Last and not least, this final selection will probably make many of my friends cringe and perhaps even squirm. I do not believe in guilty pleasures however. The Doors were and sounded like and embodied everything about Los Angeles. They were artistic, poetic, tortured, at times affected but at times REAL. Morrison was fucked up just like LA is fucked up. The guys together were everymen in the fact that they didn’t have to go into factories or work graveyard shifts to see what kind of feeling lay in the eyes of LA’s people. I challenge anyone to drive around Los Angeles and see the brown mountains and the foamy seashore and the traffic and the city and the cops and the homeless shopping cart people and the Mexican day laborers waiting for work in parking lots and the kids from the Midwest moving here in search of acting jobs and the drugs and the overdoses and the bars and nightclubs and stripclubs and stripmalls and car accidents ….. as you are taking this all in put on something by the Doors – as you’re driving in your car. And tell me the music doesn’t sound like everything you see… the vast spread-out city… the contradictions – the plastic surgery and red convertibles on the West Side to the roadside taco vendor on Whittier Blvd in East LA to the Skid Row dweller setting up his tent in a shut down storefront downtown… to the mentally ill guy on Hollywood Blvd, dressed like a superhero, trying to earn enough scratch to buy a hit of crack.
Tell me that the Doors doesn’t sound like all of this and I’ll tell you that you are wrong.
The Doors played in Ann Arbor, MI in the 60s and a young Iggy Pop was in the audience. The crowd was boo-ing Jim Morrison because the band refused to play their hit “Light My Fire.” Jim Morrison told the crowd to go fuck themselves. Iggy Pop loved this and would later say he had never heard a lead singer tell the crowd to fuck off or anything similar onstage. The Doors would inspire Iggy Pop to start his own confrontational rock n roll machine. Later when Iggy was strung out on drugs wandering around Los Angeles, keyboardist Ray Manzarek let Iggy crash at his house in the Hollywood Hills.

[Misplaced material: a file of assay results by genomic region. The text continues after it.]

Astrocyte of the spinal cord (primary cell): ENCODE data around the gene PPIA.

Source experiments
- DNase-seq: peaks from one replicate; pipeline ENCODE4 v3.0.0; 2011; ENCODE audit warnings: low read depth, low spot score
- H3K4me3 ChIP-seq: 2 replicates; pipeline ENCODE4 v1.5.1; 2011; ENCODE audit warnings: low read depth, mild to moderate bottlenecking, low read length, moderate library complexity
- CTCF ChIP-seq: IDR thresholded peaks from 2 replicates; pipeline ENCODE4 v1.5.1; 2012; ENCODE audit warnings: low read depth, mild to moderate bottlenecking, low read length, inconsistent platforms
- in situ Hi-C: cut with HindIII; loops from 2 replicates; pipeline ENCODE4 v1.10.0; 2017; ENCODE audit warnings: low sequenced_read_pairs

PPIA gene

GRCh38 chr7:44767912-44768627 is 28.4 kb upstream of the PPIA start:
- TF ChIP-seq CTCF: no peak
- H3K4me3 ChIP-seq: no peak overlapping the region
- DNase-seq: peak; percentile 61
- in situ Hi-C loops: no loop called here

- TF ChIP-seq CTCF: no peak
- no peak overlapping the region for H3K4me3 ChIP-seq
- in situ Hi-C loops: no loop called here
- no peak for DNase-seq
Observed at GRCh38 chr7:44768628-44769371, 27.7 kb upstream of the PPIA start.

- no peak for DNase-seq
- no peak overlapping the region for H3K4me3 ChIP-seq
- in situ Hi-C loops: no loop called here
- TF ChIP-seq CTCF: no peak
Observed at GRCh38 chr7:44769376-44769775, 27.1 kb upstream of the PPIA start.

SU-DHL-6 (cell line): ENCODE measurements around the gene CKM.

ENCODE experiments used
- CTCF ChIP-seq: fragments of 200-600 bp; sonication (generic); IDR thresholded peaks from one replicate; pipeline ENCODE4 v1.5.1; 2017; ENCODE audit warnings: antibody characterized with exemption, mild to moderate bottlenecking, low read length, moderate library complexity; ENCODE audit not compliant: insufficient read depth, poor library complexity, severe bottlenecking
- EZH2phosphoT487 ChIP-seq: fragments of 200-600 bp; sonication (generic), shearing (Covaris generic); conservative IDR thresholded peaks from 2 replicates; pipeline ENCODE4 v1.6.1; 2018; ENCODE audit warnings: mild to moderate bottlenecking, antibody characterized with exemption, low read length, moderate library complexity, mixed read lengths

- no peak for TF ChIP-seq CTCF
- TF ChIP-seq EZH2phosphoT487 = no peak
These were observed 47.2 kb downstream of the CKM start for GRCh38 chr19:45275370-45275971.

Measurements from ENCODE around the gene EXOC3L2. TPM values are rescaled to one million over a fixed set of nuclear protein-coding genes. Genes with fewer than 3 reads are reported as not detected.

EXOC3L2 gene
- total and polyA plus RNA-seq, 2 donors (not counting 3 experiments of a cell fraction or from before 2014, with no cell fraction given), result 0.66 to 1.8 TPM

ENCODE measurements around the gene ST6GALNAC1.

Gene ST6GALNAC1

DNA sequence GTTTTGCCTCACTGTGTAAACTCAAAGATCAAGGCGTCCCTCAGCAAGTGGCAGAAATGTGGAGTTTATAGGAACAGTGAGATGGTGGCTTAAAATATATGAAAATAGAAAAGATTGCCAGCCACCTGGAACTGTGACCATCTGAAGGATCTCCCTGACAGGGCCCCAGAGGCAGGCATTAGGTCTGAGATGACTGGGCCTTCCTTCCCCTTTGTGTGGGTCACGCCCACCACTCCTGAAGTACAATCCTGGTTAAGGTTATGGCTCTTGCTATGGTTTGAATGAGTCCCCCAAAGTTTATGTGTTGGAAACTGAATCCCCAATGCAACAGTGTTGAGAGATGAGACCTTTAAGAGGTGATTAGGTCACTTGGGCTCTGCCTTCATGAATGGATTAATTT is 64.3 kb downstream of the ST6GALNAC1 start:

Manzarek would later prove instrumental in the career of LA punk band X, playing keys on their debut album “Los Angeles.” X would also cover the Doors’ “Soul Kitchen.”
The Doors were Los Angeles and Los Angeles was the Doors. What is Los Angeles now?
My favorite song to drive in LA to, whether I’m on the 101 Freeway or Sunset Boulevard or somewhere up in Highland Park or Eagle Rock or out in the San Gabriel Valley it’s always the same. “Riders On The Storm.” When it comes on the radio this moment happens, when I’m in my car with all of the traffic, hills and strip malls and LAPD squad cars. When this song comes on I begin to think clearly. I begin to know where I am.
THE DOORS LA WOMAN (1971)
The next installment of “My Favorite Los Angeles Records” will span from 1971-1981… Watts Stax to Jackson Browne to The Germs and maybe beyond. Stay tuned…
PS If I missed anything or you want to punch me in the face via email, you can do so here: firstname.lastname@example.org